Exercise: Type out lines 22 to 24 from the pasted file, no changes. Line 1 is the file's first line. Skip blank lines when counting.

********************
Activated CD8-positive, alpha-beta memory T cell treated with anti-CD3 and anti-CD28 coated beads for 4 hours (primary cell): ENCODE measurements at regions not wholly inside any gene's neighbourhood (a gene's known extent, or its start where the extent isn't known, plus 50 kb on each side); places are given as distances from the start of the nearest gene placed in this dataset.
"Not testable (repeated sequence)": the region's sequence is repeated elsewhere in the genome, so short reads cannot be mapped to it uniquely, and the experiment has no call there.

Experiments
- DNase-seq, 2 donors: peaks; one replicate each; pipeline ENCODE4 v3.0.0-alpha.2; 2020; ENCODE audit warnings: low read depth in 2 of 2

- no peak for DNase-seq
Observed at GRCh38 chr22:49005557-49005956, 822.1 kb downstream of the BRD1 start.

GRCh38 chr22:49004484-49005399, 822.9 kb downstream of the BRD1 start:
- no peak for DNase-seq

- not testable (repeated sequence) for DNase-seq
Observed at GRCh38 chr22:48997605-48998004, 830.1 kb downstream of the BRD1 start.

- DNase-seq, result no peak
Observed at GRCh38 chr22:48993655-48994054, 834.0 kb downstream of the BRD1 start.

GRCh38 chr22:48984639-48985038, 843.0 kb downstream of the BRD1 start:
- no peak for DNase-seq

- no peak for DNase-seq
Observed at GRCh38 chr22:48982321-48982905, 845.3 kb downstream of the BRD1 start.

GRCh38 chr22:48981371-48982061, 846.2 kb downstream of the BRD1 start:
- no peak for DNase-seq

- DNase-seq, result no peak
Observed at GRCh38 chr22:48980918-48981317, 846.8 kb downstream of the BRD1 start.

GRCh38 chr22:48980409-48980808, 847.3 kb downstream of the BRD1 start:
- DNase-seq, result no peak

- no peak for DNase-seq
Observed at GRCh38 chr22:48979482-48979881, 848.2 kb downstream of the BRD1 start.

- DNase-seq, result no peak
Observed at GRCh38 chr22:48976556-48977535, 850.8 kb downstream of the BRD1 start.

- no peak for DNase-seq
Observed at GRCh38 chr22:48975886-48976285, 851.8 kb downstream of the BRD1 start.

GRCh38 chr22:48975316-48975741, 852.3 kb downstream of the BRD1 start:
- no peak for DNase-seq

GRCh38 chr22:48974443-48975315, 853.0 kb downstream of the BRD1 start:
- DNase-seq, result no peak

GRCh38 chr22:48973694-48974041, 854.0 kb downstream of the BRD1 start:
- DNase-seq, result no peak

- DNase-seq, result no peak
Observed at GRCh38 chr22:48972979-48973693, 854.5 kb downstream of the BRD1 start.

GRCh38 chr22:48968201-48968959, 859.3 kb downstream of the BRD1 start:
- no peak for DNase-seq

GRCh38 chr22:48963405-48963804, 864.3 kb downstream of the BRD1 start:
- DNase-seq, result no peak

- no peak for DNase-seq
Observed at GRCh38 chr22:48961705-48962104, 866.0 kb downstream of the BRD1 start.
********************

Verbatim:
- DNase-seq, result no peak

- no peak for DNase-seq
Observed at GRCh38 chr22:48979482-48979881, 848.2 kb downstream of the BRD1 start.